Period: The periodic sentence, characterized by the suspension of the completion of sense until its end. This has been more possible and favored in Greek and Latin, languages already favoring the end position for the verb, but has been approximated in uninflected languages such as English. [This figure may also engender surprise or suspense–consequences of what Kenneth Burke views as ‘appeals’ of information.

We set our lives, inevitably, inconsolably, wickedly, painfully, faithfully by time. Hours and hours, into boredom’s dread. Minute by minute into the throes of anxiety fearful of not “finishing” in time. Seconds pass predictably in countdowns to New Years or birthdays, competitions of all kinds: swimming, racing horses, running, holding one’s breath.

And the seasons pass—timed by their climates’ characteristics: warm, hot, chilly, cold. And to each season measures must be taken to adapt; to fit: with the right clothing (and more). Buried in the seasons broadly understood, like seasoning, is the idea of what is appropriate or fitting: the right time for . . . . This is the Kairos—celebrated and elucidated in Ecclesiastes.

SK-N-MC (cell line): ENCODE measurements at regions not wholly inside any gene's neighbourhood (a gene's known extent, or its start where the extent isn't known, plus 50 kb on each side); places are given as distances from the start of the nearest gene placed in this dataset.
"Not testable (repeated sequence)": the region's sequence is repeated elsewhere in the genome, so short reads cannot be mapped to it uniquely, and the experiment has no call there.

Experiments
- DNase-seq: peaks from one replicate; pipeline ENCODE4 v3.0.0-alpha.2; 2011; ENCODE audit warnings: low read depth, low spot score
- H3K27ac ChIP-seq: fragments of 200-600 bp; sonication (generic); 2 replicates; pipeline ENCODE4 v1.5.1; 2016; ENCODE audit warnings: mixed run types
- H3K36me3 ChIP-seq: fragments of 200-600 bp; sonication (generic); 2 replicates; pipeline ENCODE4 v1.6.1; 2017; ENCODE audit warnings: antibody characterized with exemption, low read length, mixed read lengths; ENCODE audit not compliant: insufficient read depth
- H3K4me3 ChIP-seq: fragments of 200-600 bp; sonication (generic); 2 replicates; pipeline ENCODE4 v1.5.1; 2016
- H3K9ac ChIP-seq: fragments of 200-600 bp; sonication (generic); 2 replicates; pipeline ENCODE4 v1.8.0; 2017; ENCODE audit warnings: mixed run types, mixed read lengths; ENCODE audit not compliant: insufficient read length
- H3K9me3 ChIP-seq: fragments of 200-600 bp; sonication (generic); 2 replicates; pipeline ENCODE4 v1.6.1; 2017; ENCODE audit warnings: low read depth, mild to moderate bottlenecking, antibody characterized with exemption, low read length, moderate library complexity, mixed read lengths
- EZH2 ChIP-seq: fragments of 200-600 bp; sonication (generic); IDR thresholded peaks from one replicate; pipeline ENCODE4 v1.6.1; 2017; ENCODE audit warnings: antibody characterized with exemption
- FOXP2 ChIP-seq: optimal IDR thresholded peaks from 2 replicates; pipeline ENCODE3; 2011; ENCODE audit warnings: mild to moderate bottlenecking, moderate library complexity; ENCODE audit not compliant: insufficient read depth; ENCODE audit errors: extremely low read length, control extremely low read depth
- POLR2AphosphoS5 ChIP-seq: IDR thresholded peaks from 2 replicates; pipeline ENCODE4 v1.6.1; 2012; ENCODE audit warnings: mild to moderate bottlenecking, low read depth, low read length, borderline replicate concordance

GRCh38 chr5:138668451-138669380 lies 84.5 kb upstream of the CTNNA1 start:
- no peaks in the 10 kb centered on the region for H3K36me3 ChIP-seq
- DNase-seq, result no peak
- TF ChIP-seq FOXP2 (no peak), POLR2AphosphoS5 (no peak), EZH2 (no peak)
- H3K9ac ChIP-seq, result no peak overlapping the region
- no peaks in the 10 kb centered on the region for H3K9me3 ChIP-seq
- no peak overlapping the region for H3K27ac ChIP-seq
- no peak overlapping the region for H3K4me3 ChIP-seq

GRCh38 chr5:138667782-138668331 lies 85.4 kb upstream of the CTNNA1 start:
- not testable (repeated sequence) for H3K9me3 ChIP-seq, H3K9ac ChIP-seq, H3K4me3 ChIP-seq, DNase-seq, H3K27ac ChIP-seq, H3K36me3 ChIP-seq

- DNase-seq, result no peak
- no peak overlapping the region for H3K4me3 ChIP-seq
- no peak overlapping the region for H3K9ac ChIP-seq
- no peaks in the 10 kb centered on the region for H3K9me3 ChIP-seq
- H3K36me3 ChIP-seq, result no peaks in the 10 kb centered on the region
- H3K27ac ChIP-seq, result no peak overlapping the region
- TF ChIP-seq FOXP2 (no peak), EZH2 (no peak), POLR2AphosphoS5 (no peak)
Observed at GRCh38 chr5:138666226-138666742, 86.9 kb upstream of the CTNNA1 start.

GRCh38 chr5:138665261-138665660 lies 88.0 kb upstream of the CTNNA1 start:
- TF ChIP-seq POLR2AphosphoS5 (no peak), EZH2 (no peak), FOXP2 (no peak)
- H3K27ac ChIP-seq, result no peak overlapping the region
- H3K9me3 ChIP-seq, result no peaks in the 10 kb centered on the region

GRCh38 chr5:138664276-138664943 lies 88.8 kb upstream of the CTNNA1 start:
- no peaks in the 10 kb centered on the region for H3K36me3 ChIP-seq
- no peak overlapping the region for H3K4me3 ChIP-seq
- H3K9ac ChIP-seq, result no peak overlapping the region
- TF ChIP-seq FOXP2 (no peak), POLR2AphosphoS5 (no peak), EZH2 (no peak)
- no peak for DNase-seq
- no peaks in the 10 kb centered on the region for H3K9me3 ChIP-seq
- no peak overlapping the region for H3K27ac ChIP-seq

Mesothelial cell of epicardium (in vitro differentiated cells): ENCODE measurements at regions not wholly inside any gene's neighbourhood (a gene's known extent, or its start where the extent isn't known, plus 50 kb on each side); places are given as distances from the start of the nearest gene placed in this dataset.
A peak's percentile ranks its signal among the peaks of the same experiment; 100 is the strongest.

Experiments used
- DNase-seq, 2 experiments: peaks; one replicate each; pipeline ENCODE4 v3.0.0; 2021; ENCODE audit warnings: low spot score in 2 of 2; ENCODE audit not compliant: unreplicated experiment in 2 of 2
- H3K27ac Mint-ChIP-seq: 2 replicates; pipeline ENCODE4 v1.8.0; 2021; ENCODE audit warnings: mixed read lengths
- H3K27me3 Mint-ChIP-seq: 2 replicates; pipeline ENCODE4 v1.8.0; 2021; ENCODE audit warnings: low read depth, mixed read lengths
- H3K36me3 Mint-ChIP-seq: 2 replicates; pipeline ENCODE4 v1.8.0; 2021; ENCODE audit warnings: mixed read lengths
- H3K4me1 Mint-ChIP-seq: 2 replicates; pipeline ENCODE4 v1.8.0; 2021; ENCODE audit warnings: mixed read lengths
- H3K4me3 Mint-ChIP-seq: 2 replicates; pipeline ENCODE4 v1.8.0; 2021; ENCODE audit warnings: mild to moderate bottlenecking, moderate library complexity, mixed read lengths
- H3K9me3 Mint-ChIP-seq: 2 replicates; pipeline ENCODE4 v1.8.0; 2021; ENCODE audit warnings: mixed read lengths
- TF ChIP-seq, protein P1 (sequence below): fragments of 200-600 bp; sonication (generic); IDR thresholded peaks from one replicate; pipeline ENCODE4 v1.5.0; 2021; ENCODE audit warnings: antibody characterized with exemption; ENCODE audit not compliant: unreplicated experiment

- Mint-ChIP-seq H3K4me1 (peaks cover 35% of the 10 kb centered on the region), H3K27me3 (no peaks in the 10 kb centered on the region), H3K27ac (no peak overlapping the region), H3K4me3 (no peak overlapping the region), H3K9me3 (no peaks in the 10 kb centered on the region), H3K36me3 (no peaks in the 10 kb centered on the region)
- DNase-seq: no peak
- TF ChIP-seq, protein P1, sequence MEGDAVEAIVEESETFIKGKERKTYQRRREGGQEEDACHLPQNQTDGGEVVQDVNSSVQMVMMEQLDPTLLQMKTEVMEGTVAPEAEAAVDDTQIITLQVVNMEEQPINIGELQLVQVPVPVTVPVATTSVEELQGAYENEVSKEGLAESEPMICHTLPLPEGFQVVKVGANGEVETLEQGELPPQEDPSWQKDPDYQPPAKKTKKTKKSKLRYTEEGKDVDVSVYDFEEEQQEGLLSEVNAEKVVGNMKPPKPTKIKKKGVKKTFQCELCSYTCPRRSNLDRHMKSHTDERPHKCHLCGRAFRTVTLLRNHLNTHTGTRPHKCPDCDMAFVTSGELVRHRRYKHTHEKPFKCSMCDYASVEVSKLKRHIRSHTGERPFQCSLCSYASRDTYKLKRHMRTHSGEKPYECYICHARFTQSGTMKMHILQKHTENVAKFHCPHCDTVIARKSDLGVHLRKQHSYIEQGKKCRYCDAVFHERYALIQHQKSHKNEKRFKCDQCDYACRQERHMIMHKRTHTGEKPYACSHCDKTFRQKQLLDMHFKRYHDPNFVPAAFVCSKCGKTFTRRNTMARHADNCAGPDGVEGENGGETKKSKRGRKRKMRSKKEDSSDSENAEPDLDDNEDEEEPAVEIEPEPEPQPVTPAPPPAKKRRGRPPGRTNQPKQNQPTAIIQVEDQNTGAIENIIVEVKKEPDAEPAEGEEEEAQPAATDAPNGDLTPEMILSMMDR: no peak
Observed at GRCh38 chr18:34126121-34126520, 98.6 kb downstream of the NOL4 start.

Kairos is the most important time. It bears the weight of the quality of your life’s episodes, for better and for worse. It gives your life meaning. It gives your life purpose. Always know what time it is. Whether Chronos or Kairos, time is time.

Definition courtesy of “Silva Rhetoricae” ( Bracketed text inserted by Gorgias.

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